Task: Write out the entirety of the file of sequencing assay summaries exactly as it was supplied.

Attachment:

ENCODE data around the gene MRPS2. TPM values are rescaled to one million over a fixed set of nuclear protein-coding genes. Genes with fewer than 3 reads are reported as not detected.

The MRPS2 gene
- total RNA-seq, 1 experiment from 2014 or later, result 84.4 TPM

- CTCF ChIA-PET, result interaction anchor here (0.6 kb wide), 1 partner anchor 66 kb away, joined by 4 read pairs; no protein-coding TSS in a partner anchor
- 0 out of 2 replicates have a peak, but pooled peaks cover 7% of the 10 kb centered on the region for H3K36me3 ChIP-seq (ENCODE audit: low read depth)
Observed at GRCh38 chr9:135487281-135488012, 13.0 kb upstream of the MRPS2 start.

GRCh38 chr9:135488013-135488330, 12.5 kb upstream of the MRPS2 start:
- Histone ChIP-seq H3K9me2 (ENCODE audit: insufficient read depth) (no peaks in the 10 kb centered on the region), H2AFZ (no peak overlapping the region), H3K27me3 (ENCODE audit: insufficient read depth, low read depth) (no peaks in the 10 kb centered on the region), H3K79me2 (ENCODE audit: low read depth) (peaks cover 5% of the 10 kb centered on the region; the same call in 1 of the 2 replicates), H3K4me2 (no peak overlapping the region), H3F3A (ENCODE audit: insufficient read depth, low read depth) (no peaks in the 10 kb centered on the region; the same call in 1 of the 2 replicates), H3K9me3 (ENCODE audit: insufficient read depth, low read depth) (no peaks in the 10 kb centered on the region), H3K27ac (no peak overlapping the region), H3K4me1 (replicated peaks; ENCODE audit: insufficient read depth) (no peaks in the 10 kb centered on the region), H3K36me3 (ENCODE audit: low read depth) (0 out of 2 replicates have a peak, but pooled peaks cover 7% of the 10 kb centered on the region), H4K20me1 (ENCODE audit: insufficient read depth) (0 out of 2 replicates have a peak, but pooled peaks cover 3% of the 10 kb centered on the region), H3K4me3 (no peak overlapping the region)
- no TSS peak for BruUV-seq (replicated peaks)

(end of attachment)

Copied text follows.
ENCODE data around the gene MRPS2. TPM values are rescaled to one million over a fixed set of nuclear protein-coding genes. Genes with fewer than 3 reads are reported as not detected.

The MRPS2 gene
- total RNA-seq, 1 experiment from 2014 or later, result 84.4 TPM

- CTCF ChIA-PET, result interaction anchor here (0.6 kb wide), 1 partner anchor 66 kb away, joined by 4 read pairs; no protein-coding TSS in a partner anchor
- 0 out of 2 replicates have a peak, but pooled peaks cover 7% of the 10 kb centered on the region for H3K36me3 ChIP-seq (ENCODE audit: low read depth)
Observed at GRCh38 chr9:135487281-135488012, 13.0 kb upstream of the MRPS2 start.

GRCh38 chr9:135488013-135488330, 12.5 kb upstream of the MRPS2 start:
- Histone ChIP-seq H3K9me2 (ENCODE audit: insufficient read depth) (no peaks in the 10 kb centered on the region), H2AFZ (no peak overlapping the region), H3K27me3 (ENCODE audit: insufficient read depth, low read depth) (no peaks in the 10 kb centered on the region), H3K79me2 (ENCODE audit: low read depth) (peaks cover 5% of the 10 kb centered on the region; the same call in 1 of the 2 replicates), H3K4me2 (no peak overlapping the region), H3F3A (ENCODE audit: insufficient read depth, low read depth) (no peaks in the 10 kb centered on the region; the same call in 1 of the 2 replicates), H3K9me3 (ENCODE audit: insufficient read depth, low read depth) (no peaks in the 10 kb centered on the region), H3K27ac (no peak overlapping the region), H3K4me1 (replicated peaks; ENCODE audit: insufficient read depth) (no peaks in the 10 kb centered on the region), H3K36me3 (ENCODE audit: low read depth) (0 out of 2 replicates have a peak, but pooled peaks cover 7% of the 10 kb centered on the region), H4K20me1 (ENCODE audit: insufficient read depth) (0 out of 2 replicates have a peak, but pooled peaks cover 3% of the 10 kb centered on the region), H3K4me3 (no peak overlapping the region)
- no TSS peak for BruUV-seq (replicated peaks)